SPAIN – Escalating COVID-19 Cases Persist, Demanding Vigilance and Action – Positivity Test Rates Hits 40%


As the world continues to grapple with the ever-evolving COVID-19 pandemic, it is crucial to monitor and analyze data related to infection rates, variants, and healthcare trends.

In this comprehensive article, we delve into the latest information regarding the state of COVID-19, influenza (flu), and Respiratory Syncytial Virus (RSV) in the healthcare system.

This analysis is based on data from week 35 of the year 2023, offering valuable insights into the ongoing situation in Atención Primaria (primary care) and hospitals. Additionally, we explore the prevalence of specific variants and provide recommendations for enhanced monitoring.

Acute Respiratory Infection in Primary Care (ARIs) – Primary Care

The data from week 35/2023 reveals that the global rate of Acute Respiratory Infections (IRAs) in primary care stands at 338.2 cases per 100,000 inhabitants.

This rate has shown fluctuations since week 28/2023 when it was 232.7 cases per 100,000 inhabitants.

Of particular concern is the positivity rate for SARS-CoV-2, which currently stands at 40.6%, indicating a substantial presence of the virus. In contrast, the positivity rate for influenza (flu) remains relatively low at 0.6%.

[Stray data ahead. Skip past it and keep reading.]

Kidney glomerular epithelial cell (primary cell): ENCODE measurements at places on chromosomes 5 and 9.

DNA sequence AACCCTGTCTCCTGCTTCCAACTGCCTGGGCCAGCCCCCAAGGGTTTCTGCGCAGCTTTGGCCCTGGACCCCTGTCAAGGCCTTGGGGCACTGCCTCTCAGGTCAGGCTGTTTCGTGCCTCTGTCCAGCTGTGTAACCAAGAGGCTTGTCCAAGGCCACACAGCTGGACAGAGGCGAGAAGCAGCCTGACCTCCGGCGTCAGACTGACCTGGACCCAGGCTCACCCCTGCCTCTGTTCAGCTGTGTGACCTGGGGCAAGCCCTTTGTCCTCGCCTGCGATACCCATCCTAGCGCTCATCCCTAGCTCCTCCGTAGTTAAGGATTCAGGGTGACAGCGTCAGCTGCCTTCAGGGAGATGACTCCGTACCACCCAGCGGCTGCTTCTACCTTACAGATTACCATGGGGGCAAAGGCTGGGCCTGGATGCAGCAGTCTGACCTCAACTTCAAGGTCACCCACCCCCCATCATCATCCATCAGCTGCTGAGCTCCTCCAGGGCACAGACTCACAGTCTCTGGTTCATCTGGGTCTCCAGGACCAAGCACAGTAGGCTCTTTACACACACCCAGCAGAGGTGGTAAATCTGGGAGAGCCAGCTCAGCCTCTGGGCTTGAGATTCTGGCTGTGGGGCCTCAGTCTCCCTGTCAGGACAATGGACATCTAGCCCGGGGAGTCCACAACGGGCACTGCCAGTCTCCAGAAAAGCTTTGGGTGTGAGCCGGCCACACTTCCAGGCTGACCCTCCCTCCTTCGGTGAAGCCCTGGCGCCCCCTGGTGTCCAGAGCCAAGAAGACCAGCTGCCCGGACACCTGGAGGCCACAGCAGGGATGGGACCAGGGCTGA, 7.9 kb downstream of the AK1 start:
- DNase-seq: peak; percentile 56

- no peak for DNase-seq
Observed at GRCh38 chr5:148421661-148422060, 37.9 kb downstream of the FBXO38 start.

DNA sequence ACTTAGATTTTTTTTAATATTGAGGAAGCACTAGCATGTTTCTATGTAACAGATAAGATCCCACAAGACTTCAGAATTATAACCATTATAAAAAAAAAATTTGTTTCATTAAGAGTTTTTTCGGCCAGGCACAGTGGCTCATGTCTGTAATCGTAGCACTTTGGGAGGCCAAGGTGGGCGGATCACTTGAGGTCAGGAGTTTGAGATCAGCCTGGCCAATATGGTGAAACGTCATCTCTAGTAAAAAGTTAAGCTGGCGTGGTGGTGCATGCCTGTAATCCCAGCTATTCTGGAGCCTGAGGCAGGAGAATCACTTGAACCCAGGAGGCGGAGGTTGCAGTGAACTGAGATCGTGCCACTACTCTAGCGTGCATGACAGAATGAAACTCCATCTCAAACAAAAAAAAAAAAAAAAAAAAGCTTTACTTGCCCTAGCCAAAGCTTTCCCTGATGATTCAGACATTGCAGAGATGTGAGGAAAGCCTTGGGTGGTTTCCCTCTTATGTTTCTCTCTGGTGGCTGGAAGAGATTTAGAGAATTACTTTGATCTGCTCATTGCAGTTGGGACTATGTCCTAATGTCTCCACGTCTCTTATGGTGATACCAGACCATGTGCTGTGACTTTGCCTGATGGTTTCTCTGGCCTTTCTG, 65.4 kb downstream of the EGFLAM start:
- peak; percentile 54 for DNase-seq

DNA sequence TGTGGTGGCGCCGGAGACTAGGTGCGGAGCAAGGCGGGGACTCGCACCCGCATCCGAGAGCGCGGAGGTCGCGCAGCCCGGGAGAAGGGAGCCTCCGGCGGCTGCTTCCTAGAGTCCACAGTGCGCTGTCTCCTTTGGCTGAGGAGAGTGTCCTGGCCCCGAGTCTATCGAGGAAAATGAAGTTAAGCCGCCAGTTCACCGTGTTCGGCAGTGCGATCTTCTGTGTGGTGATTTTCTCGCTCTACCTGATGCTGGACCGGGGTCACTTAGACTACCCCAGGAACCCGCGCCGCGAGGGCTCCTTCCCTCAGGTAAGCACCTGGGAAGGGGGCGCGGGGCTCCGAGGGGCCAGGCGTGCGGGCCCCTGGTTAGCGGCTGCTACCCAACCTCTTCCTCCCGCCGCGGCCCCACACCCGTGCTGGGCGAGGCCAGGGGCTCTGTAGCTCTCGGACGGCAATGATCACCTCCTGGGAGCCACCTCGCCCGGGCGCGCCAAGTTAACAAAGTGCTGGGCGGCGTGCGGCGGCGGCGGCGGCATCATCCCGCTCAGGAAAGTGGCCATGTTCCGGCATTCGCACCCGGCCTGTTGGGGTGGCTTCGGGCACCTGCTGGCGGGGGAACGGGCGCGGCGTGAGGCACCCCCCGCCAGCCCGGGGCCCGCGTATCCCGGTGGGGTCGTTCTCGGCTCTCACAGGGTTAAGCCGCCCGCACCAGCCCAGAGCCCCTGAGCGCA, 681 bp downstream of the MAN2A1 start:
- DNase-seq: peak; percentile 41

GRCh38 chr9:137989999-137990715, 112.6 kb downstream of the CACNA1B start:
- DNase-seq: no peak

Infección Respiratoria Aguda Grave en Hospitales (IRAG) – Hospitals

In the hospital setting, the rate of Severe Acute Respiratory Infections (IRAG) for week 35/2023 is 8.6 cases per 100,000 inhabitants. This rate has been on the rise since week 28/2023 when it was 7.5 cases per 100,000 inhabitants. The positivity rate for SARS-CoV-2 in hospitals is 35%, indicating a considerable presence of COVID-19 patients. Meanwhile, the positivity rate for the flu is 0.9%, suggesting a lower impact of influenza in hospitals.

Influenza (Gripe)

In primary care, the flu rate for week 35/2023 is 3 cases per 100,000 inhabitants, maintaining baseline levels since week 20/2023. A similar pattern is observed in hospital admissions since week 22/2023. During the current flu season, the influenza type A virus has been identified in the majority of cases (84.3%), with subtype A(H3) accounting for 63% and A(H1)pdm09 for 37% of the subtyped cases.